Or…is it?

Pool ambushes some common or garden mooks on a freeway and goes through them like a burrito made of glass and barbed wire. His massacre catches the attention of the X…man.

Colossus thinks that the homicidal and mentally unbalanced serial killer carrying a lifetime of psychological trauma would be the perfect fit for the school of vulnerable teenagers he works for.

Can’t imagine where he got that idea.

So he goes to recruit Wade along with Negasonic Teenage Warhead, we have officially run out of names. She has next to no similarity with her comics counterpart, the creators just really, really dug the name. We learn that Deadpool is after a dude called Francis. But Colossus shows up and distracts him long enough for Francis to escape so all that murder was just wasted. Deadpool flies into a rage and beats himself to a bloody pulp against Colossus and then escapes by sawing off his own arm and jumping into a garbage truck.

In flashback we learn the secret origin of Deadpool, who he is and how he came to be. Wade Wilson was just about the most adorably precious badass mercenary who spent his time defending teenage girls from stalkers and being respectful to women. Particularly Vanessa, a lady of negotiable affection who Wade meets in a bar where they hit it off performing a childhood abuse themed version of the Yorkshiremen sketch.

“Every night my old man used to come home and beat me to death with his willy!” “Oh! Luxury! Luxury!”

Vanessa and Wade fall in love and have a whirlwind year of romance and quickly aborted pegging that all comes crashing down when Wade is diagnosed with all the cancer in the world. Desperate not to die just when his life was starting to look up, Wade reluctantly accepts an offer from a shady looking motherfucker to undergo experiments to cure his cancer. Of course, when the experiments turn out to be taking place in a secret blacksite that should have been his first tip off that not everything was on the up and up. Scientists who are really trying to cure cancer don’t keep it a secret. They never shut up about it, they’re like vegans. Wade is introduced to the dude running this horror show, a guy called Ajax played by Ed Skrein, who I honestly can’t figure out if he’s giving a great performance or if I’m just in love.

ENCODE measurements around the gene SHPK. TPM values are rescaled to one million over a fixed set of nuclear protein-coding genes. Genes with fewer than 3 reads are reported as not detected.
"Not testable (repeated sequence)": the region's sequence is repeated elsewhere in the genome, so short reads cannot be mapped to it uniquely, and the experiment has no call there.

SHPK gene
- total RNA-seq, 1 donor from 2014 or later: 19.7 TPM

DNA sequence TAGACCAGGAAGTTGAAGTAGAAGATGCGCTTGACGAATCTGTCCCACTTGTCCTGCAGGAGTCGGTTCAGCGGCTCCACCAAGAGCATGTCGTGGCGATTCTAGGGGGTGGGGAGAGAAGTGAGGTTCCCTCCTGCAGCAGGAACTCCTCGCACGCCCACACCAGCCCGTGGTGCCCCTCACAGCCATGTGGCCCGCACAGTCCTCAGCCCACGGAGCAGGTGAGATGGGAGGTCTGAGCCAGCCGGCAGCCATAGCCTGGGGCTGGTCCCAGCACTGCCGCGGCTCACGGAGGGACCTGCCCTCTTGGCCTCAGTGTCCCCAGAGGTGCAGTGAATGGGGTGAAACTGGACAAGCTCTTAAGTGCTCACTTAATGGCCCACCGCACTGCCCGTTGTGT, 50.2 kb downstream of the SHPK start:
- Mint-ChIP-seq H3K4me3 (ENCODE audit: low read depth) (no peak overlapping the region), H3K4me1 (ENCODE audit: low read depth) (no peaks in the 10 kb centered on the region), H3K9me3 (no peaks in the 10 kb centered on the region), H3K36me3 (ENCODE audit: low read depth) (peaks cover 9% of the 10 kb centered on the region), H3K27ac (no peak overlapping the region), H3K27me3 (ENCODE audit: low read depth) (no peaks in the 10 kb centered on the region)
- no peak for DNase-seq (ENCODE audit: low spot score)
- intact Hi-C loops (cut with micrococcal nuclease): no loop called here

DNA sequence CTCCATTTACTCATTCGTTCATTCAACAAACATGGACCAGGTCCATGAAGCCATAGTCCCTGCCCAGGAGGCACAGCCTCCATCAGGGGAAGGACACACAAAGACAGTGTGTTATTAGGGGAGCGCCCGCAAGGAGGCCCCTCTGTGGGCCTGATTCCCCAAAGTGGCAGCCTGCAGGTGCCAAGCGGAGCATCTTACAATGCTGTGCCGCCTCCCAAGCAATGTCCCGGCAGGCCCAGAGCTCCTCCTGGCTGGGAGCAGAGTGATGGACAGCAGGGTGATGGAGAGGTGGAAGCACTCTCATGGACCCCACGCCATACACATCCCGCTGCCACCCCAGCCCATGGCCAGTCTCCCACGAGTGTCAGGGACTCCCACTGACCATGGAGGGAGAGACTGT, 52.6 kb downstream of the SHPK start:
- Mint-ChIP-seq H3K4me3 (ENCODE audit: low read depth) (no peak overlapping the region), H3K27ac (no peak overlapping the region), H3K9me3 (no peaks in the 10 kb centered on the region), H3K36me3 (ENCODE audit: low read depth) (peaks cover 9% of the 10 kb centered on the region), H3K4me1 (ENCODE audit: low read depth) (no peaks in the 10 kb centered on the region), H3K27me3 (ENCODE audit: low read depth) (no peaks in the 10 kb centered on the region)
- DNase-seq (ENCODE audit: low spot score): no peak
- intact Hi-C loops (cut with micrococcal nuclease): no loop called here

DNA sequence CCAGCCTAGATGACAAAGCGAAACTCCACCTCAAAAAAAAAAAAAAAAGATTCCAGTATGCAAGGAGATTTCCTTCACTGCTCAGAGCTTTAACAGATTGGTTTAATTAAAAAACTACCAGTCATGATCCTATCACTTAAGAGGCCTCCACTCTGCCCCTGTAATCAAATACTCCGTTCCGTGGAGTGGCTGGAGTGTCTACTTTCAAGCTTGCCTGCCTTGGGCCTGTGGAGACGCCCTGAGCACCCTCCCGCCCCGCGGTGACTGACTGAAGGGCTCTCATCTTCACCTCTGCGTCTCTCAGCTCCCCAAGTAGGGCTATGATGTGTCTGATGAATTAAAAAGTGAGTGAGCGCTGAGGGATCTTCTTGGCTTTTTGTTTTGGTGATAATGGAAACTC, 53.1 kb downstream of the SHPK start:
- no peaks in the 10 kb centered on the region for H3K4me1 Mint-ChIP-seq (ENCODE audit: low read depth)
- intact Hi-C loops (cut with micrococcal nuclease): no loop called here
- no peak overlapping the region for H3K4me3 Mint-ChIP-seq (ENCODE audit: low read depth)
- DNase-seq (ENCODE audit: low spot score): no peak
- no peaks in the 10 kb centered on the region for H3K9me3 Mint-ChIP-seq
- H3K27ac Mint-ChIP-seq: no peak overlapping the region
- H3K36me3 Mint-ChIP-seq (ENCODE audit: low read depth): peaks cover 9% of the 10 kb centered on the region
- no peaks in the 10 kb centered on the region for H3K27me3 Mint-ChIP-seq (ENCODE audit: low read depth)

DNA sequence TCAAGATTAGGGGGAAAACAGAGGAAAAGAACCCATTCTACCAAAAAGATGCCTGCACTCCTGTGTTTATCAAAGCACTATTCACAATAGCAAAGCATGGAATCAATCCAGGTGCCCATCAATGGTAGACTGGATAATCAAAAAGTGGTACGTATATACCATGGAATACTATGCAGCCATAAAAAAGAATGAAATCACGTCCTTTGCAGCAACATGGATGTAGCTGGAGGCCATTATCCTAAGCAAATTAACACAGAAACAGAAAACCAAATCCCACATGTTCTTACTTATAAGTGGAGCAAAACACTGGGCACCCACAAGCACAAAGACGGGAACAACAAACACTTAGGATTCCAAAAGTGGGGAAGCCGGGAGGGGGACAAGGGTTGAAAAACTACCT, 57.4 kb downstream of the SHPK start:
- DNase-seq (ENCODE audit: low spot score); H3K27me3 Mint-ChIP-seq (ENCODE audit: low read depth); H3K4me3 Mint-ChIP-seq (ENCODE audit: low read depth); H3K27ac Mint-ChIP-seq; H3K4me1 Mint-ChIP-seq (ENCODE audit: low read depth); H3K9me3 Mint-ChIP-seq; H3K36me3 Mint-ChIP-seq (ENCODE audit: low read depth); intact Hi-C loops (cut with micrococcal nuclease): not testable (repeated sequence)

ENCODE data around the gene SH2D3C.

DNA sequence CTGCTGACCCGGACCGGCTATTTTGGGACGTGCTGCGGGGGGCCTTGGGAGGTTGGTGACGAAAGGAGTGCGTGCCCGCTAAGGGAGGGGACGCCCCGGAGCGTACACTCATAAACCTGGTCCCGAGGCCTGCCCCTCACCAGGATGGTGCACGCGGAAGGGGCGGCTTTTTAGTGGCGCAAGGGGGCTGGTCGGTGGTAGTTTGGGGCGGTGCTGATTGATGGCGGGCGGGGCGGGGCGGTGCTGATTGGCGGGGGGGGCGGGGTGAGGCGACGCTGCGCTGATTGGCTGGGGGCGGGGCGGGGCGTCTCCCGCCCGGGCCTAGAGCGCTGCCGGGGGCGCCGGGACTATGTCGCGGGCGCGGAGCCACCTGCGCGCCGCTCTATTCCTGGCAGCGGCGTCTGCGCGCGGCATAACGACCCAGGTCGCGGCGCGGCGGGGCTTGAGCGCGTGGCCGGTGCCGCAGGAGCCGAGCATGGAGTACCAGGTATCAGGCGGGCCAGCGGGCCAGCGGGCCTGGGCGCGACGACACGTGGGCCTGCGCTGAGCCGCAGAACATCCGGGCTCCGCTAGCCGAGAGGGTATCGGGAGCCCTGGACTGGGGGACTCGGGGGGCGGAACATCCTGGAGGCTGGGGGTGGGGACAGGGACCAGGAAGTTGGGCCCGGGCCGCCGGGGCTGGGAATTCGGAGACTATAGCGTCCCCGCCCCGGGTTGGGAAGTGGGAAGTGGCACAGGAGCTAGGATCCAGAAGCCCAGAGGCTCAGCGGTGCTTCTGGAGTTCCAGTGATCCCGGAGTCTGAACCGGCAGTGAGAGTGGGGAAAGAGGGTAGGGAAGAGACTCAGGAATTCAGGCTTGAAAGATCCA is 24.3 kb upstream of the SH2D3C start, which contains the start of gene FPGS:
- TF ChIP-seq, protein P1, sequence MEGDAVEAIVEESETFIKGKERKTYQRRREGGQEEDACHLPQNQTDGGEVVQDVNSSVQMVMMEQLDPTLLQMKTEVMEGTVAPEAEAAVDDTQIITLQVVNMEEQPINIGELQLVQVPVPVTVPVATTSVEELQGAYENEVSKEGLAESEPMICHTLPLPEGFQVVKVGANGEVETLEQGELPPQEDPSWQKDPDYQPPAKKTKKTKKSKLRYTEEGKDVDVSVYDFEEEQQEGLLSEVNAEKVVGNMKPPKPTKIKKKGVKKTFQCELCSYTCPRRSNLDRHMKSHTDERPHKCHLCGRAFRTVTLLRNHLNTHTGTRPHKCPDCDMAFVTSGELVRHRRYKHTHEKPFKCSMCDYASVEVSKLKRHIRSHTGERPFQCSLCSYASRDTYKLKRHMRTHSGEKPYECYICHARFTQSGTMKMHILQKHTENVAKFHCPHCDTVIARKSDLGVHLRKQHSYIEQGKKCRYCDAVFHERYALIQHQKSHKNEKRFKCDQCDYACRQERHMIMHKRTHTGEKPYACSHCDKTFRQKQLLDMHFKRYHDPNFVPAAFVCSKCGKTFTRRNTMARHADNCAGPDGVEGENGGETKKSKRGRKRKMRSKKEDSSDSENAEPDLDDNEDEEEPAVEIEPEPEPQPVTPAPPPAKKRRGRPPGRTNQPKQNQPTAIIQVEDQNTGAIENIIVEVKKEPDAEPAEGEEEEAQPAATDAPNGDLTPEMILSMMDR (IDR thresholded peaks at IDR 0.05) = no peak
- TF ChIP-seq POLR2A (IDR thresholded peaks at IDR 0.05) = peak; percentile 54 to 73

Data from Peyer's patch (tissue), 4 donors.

He’s a bad boy. But I can change him!

Wade also meets Ajax’s enforcer, Angel…

No, not that one.

No, not her.

No, same guy as before born several decades earlier for some reason.


Yes, thank you. Jesus.

Fox, you name one more character “Angel” and I will start throwing paws. So Ajax reveals the lab’s MO, subjecting people to torturous experimentation until they turn into mutants who are then sold as super soldiers. Y’know, because that’s so much cheaper and more efficient than just finding any of the bajillion mutants who live in this universe and just offering them a job.

Thank God he’s pretty. Fuck. Thank GOD he’s pretty.

Wade and Ajax begin a deeply unhealthy relationship where Wade mocks and belittles Francis who then straps him to a rack and shoots electricity through his knackers and they really should just bone already. Like right now. But when Wade reveals Ajax’s real name (Francis) to the other inmates, Francis decides to take the kink up a notch and locks Deadpool in a glass coffin with just enough oxygen to stop him from dying. This being a comic book movie, it activates his latent mutant gene, giving him crazy high healing factor and a face that makes him look like he was bitten by a radioactive scrotum who then punched him repeatedly in the face. Wade steals a matchstick from Angel which allows him to blow up his oxygen tank and set the lab on fire. I feel I should mention this is probably the single most homo-erotic superhero movie ever made.

Yeah, I know. I stand by my earlier statement.

Like, this scene where Francis is walking through the burning lab in a white T shirt, spraying everything with foam from a fire extinguisher while the camera lovingly caresses his crotch and then he Wade fight and it ends with…